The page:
According to the dictionary, the definition of a perfect storm is as follows: a particularly bad or critical state of affairs, arising from a number of negative and unpredictable factors.
Anyone who watched the Mets offense last year is aware of the critical state of affairs, but there were predictable factors. In 2014 the Mets finished below the National League average in slash lines with a .239/.308/.364 showing. Their 629 runs finished 8th, 125 home runs 9th, 1,994 total bases 12th and their team OPS of .673 was ranked 11th. However, a winning blueprint has been established in baseball of late. Develop strong pitching, improve on offense and peak at the end of the season. If all that is done, it is anyone’s game. This is why the Mets have signed Michael Cuddyer to a two-year deal.
New York’s pursuit of Cuddyer can’t hurt. He’s a professional hitter who should help lengthen a weak lineup. Cuddyer can play some first base, too, which should help when they face tough left-handers. Cuddyer will probably miss some time, which is an obvious caveat, as he’s averaged under 94 gamers per season over the past three. When healthy though, the Norfolk, VA native has been a threat. He’s produced well in that cool Rocky Mountain air over the past three seasons.
Michael Cuddyer last 3 seasons: 159 R, 46 HR, 173 RBI, 21 SB, .307/.362/.525
Not reflected in the cumulative stats is the fact that his OPS (.886) and wRC+ (127) are numbers that the Mets front office craved. The nice thing about wRC+ (weighted Runs Created) is that it makes the stats even no matter where the player plays his home games. Over the last three years only six right fielders are ahead of Cuddyer in wRC+; Yasiel Puig, Giancarlo Stanton, Jose Bautista, Jayson Werth, Ryan Braun and Shin-Soo Choo. Cuddyer is ahead of fellow free agents Nelson Cruz and Torii Hunter along with Justin Upton and Hunter Pence. Will the move to Citi Field have an effect on Cuddyer’s power numbers? It absolutely will.
His career home/road splits reflect that:
Cuddyer career at home: .297/.366/.509, OPS – 875, wRC+ 128
Cuddyer career on the road: .262/.328/.426, OPS – 754, wRC+ 100
It is very difficult to quantify what the change in ballparks will do to a hitter but I did take a look at the new dimensions of Citi Field and tried to do a park overlay using Cuddyer’s 2013 season. What these charts do not take into account is how differently the ball will travel in New York as opposed to Colorado. First, here are the new dimensions at Citi Field:
Here is the park overlay with the old Citi Field dimensions and Cuddyer’s 2013 season:
What we do know is that Cuddyer’s career slash line is .279/.347/.466, and he is a gamble the Mets were clearly willing to make. If the Mets could get that for a full season, they would be very happy. Entering the season at age 36, the two-year window should not be too hard for the Mets to make good on with their investment. If Cuddyer can get 480+ at bats, then the Mets with some more moves can make a run at the playoffs if their young arms hold together. However, this is just the first in what may be a flurry of moves for the run-starved Metropolitans. It will be interesting to see what they do with Daniel Murphy, Wilmer Flores and Dilson Herrera. One of them is bound to be moved for an upgrade at shortstop.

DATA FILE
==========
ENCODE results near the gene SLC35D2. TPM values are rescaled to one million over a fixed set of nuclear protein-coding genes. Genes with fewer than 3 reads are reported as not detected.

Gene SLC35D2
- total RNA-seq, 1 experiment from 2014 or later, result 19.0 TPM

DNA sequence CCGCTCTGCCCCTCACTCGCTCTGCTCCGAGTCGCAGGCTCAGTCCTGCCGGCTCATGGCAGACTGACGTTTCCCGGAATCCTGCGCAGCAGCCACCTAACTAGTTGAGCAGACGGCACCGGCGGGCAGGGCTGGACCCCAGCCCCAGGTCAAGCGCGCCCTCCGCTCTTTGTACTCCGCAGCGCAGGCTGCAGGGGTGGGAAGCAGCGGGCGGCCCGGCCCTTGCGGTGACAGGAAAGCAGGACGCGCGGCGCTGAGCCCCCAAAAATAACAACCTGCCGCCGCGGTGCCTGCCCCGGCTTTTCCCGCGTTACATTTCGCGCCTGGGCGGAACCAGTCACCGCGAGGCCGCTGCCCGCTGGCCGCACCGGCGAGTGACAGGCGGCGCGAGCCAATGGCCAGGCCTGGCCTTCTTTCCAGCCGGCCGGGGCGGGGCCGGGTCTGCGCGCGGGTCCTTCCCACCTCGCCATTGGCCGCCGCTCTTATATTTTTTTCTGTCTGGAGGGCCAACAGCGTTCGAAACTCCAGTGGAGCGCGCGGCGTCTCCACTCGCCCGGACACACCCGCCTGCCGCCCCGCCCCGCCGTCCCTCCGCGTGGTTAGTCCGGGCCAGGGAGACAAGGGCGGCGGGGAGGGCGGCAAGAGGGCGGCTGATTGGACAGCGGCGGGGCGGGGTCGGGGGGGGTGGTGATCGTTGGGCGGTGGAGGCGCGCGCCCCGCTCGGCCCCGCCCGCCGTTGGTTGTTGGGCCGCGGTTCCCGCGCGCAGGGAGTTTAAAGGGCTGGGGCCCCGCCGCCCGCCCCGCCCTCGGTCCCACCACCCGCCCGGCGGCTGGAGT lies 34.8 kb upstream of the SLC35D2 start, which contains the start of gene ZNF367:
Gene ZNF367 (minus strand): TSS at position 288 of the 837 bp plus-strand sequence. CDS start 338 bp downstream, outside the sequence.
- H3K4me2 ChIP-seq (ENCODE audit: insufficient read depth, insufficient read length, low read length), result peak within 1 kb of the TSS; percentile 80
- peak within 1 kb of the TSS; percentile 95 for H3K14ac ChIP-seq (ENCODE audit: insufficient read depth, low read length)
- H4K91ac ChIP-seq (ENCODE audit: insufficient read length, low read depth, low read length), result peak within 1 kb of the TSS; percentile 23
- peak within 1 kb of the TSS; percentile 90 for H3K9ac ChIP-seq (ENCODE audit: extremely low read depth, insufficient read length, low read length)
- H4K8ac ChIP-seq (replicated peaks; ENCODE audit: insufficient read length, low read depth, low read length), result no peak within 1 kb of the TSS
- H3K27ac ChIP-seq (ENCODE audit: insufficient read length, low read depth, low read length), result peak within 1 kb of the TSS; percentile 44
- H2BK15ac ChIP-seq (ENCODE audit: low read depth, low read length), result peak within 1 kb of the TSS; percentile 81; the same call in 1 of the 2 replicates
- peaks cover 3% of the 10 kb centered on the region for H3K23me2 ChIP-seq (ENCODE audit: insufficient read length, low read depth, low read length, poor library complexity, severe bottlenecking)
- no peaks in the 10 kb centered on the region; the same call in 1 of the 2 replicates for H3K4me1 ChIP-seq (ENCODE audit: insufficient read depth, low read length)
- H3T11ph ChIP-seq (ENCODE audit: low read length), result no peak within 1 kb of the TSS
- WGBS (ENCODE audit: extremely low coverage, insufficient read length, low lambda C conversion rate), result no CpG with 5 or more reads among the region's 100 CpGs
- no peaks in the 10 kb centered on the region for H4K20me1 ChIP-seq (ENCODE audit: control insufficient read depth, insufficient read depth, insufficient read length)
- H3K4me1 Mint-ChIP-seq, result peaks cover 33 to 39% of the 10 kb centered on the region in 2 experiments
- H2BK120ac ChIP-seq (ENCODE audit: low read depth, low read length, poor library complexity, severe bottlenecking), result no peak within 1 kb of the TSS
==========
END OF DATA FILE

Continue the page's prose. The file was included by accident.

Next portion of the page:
Some are blasting the Mets for this contract but it may work out. Losing the 15th pick in the upcoming draft is tough but the trade market may have been much more costly to the Mets farm system that is ranked as high as fourth by Keith Law of ESPN.
Using 480 plate appearances as a high-water mark for the upcoming season, Cuddyer’s last three seasons portend the following stat line:
Cuddyer’s projected 2015: 67 Runs, 19 HR, 75 RBI, 9 SB, .279/.347/.466
That is not a sexy line by any stretch, but one that the Mets would probably be pleased with. They tried to achieve this with Chris Young last year, but no dice. Michael Cuddyer has a much more established track record to rely on. With the perfect storm on the horizon, it is a calculated risk the Mets decided they wanted to take. Knowing that the above projected line is for Coors though, I think that the numbers above are too high. Since that would be a peak projection, I would pay for 15 home runs and 7 steals. Anything more is gravy. Cuddyer’s move to New York is better for him as a ballplayer looking to make one more run at the playoffs than as a boon to his career statistics or fantasy prospects. Just do not totally forget him on draft day.
Statistical credits: Baseball-Reference.com, Fangraphs.com, MLB.com, ESPN.com (home run tracker)
Photo cred: http://goo.gl/72vN6u
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Greg Jewett is The Sports Script’s senior fantasy baseball writer. Follow him on Twitter @gjewett9!